I’m jealous. You’ll be bilateral way before me. Good luck!

17 04 2011
thepavingandlandscapeco

You’ll quantum leap into stereo with 2 AB implants. I’m keen on having another, but will wait till they become fully implanted. That way my shaven head won’t look so cluttered.

3 05 2011
Howard Samuels

You know, the most common regret is not having gotten an implant (or a second one) sooner. Think about it – you are comparing asthetics against quality of life. Be bold! I’ve seen a couple of shaven heads with implants on them. It’s a pretty cool look, if you ask me.

17 04 2011
Wendi

You will LOVE being bilateral, Tina — I’m so glad you were approved! Just wait til you do those sentence tests with two CIs…you’ll kick ass!! 🙂

I totally agree — less volume is definitely better. I’m so happy that your CI is at a nice, comfortable level for you now.

Doing a Snoopy dance for you here in Illinois!! 😀

17 04 2011
Howard Samuels

I’m jumping up and down with excitement for you!

And you make an excellent point about comfortably loud. I used a hearing aid for 12 years before getting my first implant, and I thought that more volume was better. It isn’t. Hearing with a CI should be completely comfortable, and you should be able to go all day long without getting tired. And if something as innocuous as a crinkly bag doesn’t bother people with normal hearing, it shouldn’t bother you either.

17 04 2011
Adam Fitzgerald

CONGRATULATIONS!! I know you have got to be excited. did they give you any indication of when you will get it?

17 04 2011
Tina

Not yet … They say there is a problem with the hospital’s new I.T. system so they can’t check dates …. Arrghhh!

20 04 2011
Joe

As I always say, awesome! 😀

21 04 2011
Harry

As a hearing aid audiologist for nearly 30 years, I am still banging-on to audiologists everywhere about the importance of constantly checking the Most Comfortable Level (MCL) and the Uncomfortable Level (UCL) when setting-up and reviewing hearing aid fittings. Unfortunately UCL’s are regularly omitted in some NHS clinics, but regularly done in the private sector, where I practice.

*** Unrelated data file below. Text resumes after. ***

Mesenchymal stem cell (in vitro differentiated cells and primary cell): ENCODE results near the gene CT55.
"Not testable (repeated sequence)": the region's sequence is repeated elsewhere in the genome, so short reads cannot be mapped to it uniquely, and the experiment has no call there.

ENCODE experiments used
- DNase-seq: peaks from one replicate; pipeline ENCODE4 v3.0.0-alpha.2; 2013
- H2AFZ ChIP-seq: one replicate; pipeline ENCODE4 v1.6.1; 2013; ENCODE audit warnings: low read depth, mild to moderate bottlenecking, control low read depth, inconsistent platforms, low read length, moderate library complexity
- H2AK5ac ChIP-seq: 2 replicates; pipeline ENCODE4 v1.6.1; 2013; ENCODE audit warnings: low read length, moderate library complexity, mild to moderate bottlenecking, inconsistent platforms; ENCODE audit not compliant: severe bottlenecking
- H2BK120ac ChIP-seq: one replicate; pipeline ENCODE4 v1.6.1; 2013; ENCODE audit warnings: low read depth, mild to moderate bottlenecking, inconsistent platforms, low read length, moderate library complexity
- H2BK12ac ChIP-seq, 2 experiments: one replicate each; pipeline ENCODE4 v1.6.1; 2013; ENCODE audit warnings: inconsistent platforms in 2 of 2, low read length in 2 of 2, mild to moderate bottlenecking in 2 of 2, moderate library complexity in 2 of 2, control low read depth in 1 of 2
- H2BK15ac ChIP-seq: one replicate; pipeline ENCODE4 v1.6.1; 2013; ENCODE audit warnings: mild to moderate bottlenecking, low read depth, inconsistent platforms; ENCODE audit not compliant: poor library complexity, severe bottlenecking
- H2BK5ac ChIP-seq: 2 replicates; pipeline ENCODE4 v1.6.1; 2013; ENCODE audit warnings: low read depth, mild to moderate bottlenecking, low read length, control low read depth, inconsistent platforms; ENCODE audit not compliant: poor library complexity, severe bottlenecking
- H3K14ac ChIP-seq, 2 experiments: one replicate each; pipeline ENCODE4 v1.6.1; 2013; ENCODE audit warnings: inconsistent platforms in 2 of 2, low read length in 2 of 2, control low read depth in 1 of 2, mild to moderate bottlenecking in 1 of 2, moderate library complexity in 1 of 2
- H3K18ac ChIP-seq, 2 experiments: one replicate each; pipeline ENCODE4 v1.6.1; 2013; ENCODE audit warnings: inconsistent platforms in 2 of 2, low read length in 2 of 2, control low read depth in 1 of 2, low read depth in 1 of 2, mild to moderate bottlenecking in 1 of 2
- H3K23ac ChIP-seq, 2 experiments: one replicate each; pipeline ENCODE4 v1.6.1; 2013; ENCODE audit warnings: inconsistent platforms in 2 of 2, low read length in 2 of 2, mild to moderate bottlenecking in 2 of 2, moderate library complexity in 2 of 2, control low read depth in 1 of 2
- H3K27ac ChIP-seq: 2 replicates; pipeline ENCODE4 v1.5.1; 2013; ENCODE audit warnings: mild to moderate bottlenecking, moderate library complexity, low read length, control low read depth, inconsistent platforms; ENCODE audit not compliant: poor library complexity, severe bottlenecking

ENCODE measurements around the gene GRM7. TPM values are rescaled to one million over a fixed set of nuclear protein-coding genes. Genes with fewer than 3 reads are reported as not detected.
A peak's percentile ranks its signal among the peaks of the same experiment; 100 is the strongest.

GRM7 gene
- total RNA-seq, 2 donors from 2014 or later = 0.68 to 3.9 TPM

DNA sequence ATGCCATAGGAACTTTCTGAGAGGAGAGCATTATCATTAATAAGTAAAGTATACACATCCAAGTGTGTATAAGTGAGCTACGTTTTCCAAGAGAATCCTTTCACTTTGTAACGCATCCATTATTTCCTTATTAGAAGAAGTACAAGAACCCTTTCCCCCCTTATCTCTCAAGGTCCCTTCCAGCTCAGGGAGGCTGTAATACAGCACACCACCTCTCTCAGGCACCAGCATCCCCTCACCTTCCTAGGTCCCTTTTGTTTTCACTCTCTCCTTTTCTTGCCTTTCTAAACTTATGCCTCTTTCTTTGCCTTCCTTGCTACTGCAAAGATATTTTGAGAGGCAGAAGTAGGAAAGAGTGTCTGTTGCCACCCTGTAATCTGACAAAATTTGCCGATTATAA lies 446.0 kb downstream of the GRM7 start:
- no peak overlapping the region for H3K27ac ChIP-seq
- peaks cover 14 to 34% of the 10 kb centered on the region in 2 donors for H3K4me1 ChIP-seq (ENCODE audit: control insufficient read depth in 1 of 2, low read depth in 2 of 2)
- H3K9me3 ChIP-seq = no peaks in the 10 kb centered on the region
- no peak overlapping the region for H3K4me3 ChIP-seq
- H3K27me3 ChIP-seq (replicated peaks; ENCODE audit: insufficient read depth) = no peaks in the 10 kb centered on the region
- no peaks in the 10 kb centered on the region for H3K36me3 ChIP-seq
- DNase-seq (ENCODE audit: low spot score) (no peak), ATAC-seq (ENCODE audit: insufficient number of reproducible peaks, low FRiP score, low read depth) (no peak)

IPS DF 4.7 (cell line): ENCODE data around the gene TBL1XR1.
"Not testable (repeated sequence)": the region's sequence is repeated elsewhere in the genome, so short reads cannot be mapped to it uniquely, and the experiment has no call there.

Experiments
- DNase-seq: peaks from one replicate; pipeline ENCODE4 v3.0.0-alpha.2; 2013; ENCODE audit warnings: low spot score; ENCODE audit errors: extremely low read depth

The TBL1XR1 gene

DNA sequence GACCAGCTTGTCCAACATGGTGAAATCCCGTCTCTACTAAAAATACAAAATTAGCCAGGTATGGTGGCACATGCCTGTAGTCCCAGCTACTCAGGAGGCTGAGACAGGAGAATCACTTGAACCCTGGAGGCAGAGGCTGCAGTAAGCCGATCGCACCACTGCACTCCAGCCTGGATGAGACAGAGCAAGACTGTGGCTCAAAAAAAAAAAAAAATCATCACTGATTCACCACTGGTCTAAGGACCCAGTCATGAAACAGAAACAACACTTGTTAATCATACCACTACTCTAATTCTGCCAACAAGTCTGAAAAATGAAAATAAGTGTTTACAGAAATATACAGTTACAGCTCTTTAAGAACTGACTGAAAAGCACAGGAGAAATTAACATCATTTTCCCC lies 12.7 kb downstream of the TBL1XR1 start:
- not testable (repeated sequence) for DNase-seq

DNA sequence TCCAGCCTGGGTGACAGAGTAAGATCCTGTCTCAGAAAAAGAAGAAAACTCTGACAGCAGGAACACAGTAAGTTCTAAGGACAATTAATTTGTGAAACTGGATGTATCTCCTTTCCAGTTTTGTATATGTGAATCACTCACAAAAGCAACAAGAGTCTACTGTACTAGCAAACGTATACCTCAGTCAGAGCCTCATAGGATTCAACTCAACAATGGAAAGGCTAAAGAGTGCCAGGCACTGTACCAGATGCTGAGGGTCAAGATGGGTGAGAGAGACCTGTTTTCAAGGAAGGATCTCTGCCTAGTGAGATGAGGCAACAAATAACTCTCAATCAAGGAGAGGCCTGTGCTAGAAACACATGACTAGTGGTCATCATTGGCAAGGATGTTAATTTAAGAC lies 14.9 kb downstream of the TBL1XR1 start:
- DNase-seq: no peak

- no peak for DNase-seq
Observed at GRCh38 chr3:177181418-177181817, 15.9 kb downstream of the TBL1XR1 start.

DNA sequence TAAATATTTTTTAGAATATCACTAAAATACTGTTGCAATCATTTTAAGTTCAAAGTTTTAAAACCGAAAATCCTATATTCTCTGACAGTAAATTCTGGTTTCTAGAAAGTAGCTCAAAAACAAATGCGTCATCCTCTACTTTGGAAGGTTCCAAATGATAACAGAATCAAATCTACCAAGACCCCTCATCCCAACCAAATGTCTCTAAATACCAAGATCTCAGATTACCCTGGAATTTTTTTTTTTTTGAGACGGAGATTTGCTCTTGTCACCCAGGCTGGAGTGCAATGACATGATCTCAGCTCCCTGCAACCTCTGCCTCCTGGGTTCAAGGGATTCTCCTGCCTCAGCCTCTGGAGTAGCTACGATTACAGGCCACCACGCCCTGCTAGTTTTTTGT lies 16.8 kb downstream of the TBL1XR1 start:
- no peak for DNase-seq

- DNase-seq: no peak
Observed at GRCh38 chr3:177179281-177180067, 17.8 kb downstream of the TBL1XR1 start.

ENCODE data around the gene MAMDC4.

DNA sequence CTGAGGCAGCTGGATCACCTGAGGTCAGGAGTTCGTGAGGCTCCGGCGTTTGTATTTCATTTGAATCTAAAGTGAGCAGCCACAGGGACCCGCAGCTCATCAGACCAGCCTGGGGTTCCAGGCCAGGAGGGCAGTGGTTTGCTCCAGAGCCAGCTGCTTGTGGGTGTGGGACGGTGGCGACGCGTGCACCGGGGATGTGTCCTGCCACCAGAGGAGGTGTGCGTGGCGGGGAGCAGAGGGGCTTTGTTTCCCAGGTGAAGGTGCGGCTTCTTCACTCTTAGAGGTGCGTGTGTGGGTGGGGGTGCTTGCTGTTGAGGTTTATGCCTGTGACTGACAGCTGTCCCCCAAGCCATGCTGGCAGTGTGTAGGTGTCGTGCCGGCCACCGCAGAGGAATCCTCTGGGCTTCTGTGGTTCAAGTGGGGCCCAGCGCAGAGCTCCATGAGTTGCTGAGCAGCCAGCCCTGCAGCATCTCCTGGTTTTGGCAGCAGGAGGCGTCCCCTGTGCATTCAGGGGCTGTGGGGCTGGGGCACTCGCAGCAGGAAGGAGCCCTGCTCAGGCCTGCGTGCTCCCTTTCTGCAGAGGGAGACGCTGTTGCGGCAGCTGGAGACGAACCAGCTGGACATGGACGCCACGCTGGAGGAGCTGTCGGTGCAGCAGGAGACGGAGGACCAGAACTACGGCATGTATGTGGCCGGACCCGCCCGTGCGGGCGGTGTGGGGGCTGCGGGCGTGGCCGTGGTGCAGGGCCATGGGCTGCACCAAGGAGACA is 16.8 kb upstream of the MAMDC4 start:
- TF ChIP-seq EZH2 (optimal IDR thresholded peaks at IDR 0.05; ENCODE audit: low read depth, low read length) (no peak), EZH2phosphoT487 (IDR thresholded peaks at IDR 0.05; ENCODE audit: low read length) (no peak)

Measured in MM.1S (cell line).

I tell my patients that the seeking for better hearing is a journey all through life….So keep on complaining/ requesting more accurate settings….you are obviously on the way! lovely to hear so much detail from a user.

4 05 2011
Tina

Harry, I complained to audiology and I got a reply today. They will try to fit me in this week to lower the levels for me.

I discovered an interesting thing today…. I asked my interpreter to whisper to me. She asked me if I could hear her, and I said ‘No problem, you actually sound loud – I just have difficulty understanding what you’re saying’. She could hardly hear herself and she was so surprised at my comment. It’s time to turn this thing down!

24 04 2011
Dan Schwartz

Tina, I’m so happy for you that you got approved! Did NHS’ N.I.C.E. decide that all adults are now eligible for bilateral CI’s; or is yours a one-off deal?

Happy Easter!
Dan

25 04 2011
Tina

N.I.C.E. guidance is at http://guidance.nice.org.uk/TA166
There is no update yet on the current guidelines so I can´t say.

25 04 2011
cyborginafield

Hey Tina, wow 2 C.Is that will be awesome. So…. how did you manage to swing that??

26 04 2011
Tina

I presented a good business case!

27 04 2011
whosaidthat1

Im pleased for you Tina….

Me ….oh well nevermind lol

5 05 2011
14 05 2011
sammarcko

Good going Tina.

One interpreter facing the dole and one scraggy dog facing the pound.

Life gets so much more simpler 😉

14 06 2011
wedding photography essex

Congratulations on becoming bilateral. So happy for you, it’s a big step in your journey. Good luck and best wishes x

25 07 2011
Christa

Hello,
I just found your blog by accident, doing some research for a presentation (I am a final year Audiology student). You sound like you are doing really well, and you have a great writing style and way of describing your experience. Congratulations on the approval for bilateral! We had a lecture by a woman who has two CIs (she works for a children’s CI programme), and she has two different brands. She noticed a big improvement though, after she got used to “having two ears again” 🙂
Best of luck

25 07 2011
Admin

Having two different brands is really unusual! I would love to hear what she thinks about them. Thanks for your comments and good luck with your studies!